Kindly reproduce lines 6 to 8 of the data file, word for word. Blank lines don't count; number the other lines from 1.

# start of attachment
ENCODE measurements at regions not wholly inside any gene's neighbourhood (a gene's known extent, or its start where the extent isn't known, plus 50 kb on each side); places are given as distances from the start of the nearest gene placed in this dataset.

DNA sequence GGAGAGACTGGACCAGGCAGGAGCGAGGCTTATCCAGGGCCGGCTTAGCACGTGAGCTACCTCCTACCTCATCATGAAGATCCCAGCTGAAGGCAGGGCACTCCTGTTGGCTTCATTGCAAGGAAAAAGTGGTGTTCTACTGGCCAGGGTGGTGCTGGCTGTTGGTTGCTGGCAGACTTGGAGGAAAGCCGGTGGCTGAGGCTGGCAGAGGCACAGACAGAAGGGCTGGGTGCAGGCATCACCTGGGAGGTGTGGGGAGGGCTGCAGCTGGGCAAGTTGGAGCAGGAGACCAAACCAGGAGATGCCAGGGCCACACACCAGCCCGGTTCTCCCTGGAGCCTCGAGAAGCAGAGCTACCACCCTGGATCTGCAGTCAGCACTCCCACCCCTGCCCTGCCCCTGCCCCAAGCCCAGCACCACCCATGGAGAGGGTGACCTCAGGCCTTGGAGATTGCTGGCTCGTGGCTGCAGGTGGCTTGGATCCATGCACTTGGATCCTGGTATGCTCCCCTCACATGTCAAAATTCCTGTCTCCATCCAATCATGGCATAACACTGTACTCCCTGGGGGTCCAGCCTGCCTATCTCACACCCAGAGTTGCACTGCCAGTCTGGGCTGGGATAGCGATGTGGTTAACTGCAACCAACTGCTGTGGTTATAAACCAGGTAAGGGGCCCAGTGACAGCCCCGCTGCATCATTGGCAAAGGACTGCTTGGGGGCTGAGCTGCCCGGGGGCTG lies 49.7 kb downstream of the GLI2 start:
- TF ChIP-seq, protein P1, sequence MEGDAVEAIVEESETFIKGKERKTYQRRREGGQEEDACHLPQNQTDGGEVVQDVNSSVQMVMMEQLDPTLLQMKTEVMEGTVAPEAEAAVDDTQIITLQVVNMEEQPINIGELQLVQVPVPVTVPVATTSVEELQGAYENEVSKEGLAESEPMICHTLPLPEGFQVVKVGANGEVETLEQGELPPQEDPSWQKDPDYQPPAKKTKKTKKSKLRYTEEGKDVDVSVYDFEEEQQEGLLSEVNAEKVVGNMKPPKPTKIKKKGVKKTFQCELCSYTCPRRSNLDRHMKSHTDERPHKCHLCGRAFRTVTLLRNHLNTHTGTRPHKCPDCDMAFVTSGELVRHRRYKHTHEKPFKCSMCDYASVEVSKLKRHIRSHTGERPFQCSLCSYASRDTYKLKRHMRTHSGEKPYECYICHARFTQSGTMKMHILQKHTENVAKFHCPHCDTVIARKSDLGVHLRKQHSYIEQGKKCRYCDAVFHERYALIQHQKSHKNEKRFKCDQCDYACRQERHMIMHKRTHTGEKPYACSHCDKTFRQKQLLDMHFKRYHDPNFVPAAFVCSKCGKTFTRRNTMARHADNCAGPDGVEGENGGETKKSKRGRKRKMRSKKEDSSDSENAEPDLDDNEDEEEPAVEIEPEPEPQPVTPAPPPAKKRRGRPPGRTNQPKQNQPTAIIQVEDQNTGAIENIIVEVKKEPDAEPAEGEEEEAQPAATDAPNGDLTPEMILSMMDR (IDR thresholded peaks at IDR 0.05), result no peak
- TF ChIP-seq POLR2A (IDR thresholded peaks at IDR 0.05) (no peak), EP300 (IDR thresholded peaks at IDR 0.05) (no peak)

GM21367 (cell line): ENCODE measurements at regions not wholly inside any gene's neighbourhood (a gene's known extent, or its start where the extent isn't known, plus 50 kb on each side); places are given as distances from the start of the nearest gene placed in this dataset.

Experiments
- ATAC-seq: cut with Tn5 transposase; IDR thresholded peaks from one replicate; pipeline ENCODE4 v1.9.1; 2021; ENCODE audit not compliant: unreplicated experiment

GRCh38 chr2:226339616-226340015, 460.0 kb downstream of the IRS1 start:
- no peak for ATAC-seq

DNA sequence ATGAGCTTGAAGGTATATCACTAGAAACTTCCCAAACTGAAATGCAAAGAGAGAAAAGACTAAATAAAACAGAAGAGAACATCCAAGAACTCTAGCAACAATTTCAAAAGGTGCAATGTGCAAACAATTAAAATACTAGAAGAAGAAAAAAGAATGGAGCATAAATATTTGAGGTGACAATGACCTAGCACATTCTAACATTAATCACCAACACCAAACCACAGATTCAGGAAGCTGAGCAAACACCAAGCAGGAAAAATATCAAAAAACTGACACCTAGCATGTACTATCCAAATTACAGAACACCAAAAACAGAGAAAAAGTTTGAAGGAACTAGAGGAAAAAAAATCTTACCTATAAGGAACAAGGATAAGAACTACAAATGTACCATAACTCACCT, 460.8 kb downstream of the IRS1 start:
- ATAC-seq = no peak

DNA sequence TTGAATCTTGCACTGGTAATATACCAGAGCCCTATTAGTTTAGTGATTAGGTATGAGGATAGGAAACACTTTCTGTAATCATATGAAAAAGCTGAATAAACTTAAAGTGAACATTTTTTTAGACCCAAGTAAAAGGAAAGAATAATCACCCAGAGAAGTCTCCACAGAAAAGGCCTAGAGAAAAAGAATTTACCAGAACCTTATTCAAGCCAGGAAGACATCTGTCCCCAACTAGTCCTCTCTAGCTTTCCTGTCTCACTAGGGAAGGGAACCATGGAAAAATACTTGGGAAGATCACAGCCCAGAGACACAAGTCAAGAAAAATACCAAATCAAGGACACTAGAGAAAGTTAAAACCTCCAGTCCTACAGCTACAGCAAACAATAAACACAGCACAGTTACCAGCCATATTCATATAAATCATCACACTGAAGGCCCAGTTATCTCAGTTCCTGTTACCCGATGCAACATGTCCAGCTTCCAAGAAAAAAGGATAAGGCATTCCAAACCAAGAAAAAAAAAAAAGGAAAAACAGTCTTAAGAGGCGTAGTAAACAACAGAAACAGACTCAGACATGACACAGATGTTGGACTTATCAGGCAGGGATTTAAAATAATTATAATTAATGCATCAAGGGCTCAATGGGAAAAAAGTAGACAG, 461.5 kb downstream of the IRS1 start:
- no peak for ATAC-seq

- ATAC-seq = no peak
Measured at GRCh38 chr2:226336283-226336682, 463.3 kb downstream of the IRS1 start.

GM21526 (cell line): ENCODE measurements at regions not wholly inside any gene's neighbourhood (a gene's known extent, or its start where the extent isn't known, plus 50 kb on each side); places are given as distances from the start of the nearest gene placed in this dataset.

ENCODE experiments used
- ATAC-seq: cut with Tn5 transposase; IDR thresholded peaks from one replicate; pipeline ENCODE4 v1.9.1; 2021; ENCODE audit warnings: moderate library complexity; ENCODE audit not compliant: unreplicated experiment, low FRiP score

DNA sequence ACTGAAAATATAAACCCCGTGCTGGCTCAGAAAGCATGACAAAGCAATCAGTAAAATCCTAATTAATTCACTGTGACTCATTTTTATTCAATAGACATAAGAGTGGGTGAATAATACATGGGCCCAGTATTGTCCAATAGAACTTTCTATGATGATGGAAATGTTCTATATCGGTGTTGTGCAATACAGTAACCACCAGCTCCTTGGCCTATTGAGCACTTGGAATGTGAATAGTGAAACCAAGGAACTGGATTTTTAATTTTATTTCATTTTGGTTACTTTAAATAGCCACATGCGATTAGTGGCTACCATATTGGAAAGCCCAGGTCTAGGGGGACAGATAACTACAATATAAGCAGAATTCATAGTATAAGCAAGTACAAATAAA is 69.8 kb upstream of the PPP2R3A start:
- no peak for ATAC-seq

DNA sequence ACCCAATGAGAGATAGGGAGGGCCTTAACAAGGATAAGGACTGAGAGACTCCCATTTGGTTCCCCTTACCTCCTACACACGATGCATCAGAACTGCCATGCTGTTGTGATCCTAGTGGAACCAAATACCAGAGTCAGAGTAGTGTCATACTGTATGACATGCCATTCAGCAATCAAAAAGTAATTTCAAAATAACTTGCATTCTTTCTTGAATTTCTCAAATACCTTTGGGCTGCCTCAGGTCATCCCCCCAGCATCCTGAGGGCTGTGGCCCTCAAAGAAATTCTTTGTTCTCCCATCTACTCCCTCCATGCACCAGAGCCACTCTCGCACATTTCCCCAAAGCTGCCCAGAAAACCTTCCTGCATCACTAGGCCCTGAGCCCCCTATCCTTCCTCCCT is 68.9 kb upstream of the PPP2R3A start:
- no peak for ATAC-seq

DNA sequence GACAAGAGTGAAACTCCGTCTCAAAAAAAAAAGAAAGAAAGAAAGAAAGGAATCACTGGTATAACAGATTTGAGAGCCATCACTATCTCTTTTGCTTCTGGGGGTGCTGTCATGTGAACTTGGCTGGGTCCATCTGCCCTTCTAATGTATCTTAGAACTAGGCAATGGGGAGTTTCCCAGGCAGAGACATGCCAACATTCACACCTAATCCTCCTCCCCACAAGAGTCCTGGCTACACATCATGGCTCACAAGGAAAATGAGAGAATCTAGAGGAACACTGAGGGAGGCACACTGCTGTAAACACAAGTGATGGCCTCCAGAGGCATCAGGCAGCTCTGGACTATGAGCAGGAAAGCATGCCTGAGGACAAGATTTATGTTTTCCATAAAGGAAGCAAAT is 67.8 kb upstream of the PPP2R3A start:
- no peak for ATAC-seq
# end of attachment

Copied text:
Experiments
- ATAC-seq: cut with Tn5 transposase; IDR thresholded peaks from one replicate; pipeline ENCODE4 v1.9.1; 2021; ENCODE audit not compliant: unreplicated experiment

GRCh38 chr2:226339616-226340015, 460.0 kb downstream of the IRS1 start: